Days could be numbered for another intown parking lot—and a particularly egregious one at that.
The City of Atlanta’s most-visited tourist attraction, the Georgia Aquarium, is eyeing another significant expansion that would bring the facility across the street and claim a fenced parking lot and ancillary structures the aquarium has owned and held for well over a decade.
The Atlanta Business Chronicle reports aquarium officials have entered an “exploratory phase” for expansion concepts that could create a new wing on Luckie Street—immediately west of the current facility—connected by a tunnel under the downtown street. An aquarium spokesperson told the newspaper science and conservation work would be a key focus of any expansion.
Property records show the Georgia Aquarium acquired the 1.6 acres in question at 344 Luckie Street for $5.4 million in 2007, two years after the tourist attraction opened its initial phase. (Wizened Atlanta development wonks may recall that a Hard Rock-branded hotel was once pitched for the site.)
Today, the parcel in question is largely devoted to surface parking lots—much of it gravel. The Upper Cervical Health Center runs a medical clinic in a low-rise building on a small portion of the site.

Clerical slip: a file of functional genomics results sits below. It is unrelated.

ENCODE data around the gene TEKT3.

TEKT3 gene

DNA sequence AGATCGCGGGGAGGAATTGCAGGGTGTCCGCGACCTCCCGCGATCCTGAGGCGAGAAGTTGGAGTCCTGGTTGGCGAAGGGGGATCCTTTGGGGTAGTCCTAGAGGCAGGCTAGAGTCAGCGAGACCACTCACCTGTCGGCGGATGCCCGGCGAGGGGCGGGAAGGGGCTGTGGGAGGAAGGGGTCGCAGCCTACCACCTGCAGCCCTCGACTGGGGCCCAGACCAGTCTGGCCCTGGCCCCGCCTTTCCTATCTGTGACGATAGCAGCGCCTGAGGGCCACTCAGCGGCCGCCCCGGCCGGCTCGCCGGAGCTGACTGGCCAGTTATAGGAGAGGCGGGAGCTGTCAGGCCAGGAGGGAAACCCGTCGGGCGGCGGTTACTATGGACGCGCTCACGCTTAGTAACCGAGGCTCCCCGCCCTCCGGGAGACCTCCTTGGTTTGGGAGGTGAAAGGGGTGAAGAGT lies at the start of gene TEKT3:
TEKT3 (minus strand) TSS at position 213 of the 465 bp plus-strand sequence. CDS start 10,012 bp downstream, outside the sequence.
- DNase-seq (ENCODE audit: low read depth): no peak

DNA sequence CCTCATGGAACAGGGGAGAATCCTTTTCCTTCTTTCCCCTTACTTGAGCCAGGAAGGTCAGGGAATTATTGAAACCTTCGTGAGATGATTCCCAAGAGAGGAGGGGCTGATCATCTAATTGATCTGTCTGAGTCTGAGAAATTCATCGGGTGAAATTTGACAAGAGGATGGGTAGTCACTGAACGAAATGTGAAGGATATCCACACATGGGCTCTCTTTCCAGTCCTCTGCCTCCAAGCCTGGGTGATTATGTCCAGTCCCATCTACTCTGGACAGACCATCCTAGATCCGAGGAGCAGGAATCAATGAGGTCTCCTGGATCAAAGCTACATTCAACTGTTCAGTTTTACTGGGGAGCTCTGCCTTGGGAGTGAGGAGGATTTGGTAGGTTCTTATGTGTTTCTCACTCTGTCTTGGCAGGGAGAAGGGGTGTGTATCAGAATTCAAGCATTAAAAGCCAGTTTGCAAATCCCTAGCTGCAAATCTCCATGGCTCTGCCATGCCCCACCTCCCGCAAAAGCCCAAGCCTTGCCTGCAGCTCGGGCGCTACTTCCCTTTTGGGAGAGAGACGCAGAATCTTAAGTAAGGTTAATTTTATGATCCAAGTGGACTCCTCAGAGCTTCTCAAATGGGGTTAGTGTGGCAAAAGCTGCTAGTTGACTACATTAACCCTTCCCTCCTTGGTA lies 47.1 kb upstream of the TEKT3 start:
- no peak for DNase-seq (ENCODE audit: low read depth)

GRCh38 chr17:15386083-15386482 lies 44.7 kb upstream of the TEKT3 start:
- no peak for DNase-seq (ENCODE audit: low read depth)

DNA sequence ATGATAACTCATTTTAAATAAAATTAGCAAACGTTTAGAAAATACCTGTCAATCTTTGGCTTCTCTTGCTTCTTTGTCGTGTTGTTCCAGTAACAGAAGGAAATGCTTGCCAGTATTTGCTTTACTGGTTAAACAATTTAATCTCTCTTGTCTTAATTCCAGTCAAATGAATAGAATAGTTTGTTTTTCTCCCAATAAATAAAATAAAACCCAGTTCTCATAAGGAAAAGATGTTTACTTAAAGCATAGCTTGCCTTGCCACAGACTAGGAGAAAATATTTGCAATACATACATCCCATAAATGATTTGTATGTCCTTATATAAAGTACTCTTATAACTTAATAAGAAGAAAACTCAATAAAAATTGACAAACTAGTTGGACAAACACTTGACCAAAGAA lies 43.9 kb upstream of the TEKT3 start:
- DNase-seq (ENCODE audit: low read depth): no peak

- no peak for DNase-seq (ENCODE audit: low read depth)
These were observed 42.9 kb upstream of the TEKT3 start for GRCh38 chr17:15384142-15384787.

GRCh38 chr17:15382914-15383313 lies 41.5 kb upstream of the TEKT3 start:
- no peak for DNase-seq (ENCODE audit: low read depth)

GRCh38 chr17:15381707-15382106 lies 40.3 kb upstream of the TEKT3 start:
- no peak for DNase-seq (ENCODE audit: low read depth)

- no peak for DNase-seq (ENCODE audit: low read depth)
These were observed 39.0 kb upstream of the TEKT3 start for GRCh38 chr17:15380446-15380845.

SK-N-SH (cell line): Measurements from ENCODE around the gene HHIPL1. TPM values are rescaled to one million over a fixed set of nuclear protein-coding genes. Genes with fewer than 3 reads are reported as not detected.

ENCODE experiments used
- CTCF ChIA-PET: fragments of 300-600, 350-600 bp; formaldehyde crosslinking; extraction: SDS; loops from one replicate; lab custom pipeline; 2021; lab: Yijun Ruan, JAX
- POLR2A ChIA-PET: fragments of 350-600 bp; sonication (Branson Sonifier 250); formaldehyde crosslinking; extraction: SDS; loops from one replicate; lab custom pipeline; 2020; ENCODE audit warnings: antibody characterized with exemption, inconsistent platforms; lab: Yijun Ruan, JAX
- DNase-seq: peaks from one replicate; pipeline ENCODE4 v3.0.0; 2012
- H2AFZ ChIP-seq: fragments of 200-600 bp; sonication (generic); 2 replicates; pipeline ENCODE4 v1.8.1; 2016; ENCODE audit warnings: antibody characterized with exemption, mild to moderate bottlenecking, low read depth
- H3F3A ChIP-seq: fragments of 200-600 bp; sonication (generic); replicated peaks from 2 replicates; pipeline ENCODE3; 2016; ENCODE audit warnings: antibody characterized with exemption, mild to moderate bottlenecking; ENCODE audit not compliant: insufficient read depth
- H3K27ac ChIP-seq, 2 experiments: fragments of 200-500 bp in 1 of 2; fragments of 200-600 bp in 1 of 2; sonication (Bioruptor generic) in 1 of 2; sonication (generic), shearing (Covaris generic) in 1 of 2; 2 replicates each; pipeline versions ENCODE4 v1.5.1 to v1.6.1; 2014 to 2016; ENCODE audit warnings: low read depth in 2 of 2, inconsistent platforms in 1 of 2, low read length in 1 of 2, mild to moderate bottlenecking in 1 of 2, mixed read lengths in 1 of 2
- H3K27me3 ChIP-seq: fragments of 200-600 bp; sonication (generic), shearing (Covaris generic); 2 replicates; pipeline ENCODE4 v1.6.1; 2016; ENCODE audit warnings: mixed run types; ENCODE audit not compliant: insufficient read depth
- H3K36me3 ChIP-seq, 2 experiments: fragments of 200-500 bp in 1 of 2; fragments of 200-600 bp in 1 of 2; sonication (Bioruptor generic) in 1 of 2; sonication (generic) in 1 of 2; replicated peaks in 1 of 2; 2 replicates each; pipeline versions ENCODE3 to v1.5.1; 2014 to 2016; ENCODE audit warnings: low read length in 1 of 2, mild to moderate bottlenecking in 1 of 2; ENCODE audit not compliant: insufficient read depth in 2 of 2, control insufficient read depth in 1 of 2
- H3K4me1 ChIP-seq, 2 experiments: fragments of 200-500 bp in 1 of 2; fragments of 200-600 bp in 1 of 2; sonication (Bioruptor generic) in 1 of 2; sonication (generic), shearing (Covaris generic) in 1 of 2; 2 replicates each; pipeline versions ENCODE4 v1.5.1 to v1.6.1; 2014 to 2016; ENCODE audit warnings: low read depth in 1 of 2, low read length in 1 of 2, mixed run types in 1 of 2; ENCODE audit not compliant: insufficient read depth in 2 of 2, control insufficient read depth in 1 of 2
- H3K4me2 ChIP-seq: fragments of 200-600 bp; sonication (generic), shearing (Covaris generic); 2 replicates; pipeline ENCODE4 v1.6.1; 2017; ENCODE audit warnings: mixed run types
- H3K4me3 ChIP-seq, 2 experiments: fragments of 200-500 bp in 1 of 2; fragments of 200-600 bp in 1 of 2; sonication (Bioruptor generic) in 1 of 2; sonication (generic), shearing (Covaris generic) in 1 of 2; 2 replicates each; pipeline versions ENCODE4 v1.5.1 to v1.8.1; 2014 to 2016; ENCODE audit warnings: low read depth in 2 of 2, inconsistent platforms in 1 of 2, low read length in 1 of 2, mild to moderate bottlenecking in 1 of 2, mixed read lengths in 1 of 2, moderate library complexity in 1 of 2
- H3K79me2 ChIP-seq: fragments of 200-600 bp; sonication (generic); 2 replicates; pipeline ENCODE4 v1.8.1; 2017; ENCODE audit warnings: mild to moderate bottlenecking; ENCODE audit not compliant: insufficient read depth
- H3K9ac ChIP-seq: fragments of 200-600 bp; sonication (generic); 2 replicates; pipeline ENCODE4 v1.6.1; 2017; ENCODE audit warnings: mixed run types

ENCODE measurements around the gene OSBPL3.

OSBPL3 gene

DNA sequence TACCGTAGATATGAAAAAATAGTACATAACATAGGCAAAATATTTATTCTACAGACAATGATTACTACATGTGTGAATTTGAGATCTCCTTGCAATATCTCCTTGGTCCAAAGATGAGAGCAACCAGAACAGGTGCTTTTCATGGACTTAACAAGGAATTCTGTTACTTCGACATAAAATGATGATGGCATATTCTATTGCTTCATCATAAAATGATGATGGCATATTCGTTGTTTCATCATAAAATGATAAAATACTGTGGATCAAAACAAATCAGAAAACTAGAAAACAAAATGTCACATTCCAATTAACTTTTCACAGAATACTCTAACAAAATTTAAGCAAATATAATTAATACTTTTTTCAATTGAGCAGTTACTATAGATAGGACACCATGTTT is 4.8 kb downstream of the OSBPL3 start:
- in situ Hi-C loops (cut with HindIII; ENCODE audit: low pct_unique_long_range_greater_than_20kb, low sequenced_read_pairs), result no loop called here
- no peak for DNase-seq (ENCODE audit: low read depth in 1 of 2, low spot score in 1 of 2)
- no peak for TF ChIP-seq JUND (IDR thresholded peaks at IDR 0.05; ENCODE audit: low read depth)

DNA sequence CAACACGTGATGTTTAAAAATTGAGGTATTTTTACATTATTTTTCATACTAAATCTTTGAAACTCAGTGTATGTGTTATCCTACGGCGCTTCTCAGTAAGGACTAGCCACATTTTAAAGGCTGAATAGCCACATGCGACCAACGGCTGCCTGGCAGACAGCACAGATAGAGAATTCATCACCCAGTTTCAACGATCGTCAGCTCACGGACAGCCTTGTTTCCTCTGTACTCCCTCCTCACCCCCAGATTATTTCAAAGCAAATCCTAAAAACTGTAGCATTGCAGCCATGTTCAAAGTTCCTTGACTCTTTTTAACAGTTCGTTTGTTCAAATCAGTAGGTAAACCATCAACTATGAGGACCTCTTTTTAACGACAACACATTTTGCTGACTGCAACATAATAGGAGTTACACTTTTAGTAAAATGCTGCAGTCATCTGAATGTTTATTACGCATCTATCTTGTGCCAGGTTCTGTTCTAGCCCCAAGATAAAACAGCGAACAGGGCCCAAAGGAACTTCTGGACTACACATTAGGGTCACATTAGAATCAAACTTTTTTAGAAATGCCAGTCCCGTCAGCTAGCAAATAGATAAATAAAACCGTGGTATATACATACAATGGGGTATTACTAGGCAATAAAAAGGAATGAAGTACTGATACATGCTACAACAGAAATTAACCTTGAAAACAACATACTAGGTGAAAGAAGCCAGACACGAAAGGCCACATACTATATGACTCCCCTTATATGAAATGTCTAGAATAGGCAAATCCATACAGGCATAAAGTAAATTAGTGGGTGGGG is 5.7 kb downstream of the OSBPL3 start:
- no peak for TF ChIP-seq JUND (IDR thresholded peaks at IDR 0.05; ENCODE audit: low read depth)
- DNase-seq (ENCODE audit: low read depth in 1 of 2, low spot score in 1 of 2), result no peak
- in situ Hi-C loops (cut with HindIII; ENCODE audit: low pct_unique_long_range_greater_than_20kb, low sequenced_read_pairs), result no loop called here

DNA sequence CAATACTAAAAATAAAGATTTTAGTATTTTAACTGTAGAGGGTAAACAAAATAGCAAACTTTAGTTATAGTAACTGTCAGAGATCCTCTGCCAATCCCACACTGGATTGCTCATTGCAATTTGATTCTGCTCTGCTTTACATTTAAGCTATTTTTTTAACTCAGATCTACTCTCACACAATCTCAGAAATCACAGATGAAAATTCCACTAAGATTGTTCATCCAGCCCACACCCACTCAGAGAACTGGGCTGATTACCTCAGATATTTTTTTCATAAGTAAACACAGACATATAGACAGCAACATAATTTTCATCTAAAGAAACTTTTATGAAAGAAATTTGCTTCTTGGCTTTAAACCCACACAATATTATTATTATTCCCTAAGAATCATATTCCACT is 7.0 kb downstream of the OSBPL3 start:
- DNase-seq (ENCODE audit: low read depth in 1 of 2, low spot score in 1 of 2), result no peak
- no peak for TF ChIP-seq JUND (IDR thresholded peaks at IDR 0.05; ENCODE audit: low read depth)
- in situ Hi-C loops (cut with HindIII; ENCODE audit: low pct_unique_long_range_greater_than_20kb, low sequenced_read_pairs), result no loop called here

The property is located on the southwest corner of Luckie Street’s intersection with Ivan Allen Jr. Boulevard. Protected bike lanes run alongside the parking lots on Luckie Street.
With a price tag of $108 million, the aquarium’s last major expansion transformed the main entry and opened the exhibit “SHARKS! Predators of the Deep” two years ago.
Indications that the aquarium is serious about growing again are strong.
Atlanta City Councilmember Jason Dozier has introduced an ordinance that would allow the aquarium to build a tunnel under Luckie Street, allowing for safer guest access to the new wing and back. Also, the Georgia General Assembly passed legislation this year (House Bill 86) that will renew an expired sales tax exemption—lasting between July and the end of 2026—on construction materials for certain zoos and aquariums that undergo renovations and expansions, as the ABC reports.
Sounds like Centennial Yards might not be only downtown entity eyeing a growth spurt in time for Atlanta’s 2026 World Cup matches.
Follow us on social media:
• Downtown news, discussion (Urbanize Atlanta)